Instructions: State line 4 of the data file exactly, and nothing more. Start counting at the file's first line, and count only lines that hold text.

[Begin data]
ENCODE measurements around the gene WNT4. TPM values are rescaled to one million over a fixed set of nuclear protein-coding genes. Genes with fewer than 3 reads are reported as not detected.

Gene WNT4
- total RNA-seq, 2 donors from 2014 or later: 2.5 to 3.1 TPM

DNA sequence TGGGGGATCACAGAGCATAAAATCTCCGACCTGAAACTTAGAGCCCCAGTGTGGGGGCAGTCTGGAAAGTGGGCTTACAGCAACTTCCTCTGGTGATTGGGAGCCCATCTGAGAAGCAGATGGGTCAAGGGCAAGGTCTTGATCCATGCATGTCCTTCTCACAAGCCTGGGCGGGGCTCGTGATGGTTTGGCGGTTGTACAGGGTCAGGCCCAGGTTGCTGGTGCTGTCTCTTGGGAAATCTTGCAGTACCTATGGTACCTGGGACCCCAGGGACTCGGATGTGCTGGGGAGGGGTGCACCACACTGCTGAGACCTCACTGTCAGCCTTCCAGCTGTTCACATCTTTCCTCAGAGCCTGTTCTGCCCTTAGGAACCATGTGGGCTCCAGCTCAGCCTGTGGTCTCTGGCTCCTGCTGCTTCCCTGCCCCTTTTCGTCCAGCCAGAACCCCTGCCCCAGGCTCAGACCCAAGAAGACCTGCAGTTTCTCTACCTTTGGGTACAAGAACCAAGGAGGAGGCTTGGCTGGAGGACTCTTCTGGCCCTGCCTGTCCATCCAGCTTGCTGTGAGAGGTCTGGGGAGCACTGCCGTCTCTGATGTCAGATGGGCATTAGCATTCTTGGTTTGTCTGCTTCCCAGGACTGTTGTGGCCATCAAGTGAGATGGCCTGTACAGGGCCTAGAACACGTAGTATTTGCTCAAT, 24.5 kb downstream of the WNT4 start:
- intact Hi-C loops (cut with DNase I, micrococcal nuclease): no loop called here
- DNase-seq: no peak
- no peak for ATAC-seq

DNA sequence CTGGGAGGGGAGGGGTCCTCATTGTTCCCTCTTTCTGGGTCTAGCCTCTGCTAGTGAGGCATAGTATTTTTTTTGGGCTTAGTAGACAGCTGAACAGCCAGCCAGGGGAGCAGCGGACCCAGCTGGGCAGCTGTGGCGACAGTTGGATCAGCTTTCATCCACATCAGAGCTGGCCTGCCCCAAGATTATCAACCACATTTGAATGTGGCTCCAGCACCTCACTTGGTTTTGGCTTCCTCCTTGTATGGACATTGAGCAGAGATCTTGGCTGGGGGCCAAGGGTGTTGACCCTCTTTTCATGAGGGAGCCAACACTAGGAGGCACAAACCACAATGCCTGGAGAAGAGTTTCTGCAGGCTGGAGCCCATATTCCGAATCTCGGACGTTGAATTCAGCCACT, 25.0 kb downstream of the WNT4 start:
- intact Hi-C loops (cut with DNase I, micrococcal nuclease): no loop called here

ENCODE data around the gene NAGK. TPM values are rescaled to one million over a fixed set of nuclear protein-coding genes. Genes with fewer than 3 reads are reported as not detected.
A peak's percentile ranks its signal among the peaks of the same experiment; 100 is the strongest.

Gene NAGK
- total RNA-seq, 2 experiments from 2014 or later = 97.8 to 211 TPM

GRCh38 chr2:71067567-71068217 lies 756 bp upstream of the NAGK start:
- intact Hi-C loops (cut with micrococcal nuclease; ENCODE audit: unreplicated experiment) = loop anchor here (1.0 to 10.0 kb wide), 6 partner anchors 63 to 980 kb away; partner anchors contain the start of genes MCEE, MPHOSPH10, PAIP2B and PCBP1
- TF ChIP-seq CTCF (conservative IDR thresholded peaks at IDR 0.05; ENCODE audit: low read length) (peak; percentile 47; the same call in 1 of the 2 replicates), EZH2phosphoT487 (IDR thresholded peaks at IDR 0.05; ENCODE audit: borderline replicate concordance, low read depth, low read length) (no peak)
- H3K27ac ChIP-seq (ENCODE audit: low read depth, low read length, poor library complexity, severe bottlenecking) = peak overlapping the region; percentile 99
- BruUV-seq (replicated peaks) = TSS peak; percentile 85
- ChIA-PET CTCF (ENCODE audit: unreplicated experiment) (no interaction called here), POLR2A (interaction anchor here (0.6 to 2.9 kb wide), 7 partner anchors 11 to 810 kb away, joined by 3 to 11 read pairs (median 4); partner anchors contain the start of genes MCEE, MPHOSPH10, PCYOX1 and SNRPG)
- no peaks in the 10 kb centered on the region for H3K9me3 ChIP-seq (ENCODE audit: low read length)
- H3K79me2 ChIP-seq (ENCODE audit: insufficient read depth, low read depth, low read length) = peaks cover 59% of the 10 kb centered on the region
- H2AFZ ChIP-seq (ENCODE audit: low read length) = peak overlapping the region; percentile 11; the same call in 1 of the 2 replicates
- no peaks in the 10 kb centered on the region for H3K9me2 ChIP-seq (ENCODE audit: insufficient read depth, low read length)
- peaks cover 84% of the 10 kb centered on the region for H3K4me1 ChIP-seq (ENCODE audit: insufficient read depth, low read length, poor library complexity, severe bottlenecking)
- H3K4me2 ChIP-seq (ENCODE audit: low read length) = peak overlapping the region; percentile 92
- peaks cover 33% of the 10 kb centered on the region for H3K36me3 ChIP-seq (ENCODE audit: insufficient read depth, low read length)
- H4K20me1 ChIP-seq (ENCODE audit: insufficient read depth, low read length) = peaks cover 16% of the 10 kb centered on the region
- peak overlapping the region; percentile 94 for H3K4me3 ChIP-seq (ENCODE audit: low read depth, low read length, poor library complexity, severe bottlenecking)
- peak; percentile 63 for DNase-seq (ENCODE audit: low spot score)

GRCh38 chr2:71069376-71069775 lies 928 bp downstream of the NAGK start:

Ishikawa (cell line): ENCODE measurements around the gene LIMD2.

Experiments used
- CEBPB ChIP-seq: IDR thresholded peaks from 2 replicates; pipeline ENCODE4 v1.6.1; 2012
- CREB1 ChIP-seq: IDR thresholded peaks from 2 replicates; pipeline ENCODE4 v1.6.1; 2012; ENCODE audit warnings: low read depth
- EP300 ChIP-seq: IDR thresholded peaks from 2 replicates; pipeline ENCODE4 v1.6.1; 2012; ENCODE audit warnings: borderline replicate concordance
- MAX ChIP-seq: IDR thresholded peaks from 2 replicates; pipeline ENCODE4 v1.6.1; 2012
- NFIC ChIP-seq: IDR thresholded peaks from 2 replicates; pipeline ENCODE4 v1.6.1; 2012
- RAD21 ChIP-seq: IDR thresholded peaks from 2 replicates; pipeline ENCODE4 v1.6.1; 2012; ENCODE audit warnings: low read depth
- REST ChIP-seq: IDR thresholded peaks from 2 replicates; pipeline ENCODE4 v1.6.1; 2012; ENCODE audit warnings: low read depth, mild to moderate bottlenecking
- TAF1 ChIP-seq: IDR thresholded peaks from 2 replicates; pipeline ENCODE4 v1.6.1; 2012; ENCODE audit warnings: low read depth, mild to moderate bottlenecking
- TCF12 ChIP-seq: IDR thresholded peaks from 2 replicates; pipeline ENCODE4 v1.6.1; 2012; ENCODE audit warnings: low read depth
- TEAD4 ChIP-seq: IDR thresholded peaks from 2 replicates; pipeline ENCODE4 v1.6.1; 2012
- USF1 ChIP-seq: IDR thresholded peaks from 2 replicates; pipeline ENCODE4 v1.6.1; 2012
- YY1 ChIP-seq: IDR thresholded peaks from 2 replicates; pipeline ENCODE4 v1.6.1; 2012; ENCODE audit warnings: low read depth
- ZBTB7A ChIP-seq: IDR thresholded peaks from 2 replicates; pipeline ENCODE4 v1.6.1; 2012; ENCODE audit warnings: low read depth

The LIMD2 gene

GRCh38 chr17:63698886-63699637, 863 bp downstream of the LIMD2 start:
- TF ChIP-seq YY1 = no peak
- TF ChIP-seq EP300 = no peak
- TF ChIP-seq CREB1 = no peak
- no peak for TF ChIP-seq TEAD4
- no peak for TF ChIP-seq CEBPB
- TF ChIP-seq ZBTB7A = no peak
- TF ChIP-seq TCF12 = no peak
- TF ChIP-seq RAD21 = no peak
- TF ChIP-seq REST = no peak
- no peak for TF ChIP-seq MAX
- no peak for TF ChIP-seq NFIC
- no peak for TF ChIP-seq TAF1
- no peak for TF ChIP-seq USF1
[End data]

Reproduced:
DNA sequence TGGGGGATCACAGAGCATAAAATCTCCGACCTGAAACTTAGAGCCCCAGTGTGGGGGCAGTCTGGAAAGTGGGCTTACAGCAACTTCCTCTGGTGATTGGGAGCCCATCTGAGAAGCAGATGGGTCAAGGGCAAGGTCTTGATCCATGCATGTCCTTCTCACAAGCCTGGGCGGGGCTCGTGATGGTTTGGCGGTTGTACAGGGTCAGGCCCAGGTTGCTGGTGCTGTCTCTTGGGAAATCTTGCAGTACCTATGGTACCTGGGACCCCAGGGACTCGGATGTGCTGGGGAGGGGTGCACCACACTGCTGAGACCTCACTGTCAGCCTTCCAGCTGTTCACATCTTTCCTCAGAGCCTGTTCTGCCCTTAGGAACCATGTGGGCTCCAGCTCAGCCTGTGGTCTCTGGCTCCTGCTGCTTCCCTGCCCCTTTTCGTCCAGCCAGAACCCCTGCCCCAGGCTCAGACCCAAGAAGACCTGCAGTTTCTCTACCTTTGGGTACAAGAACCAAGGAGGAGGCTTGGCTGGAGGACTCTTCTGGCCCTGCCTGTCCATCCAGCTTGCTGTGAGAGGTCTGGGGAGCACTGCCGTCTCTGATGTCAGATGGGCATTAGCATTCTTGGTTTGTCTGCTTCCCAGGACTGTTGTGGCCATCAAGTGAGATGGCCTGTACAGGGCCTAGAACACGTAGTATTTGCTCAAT, 24.5 kb downstream of the WNT4 start: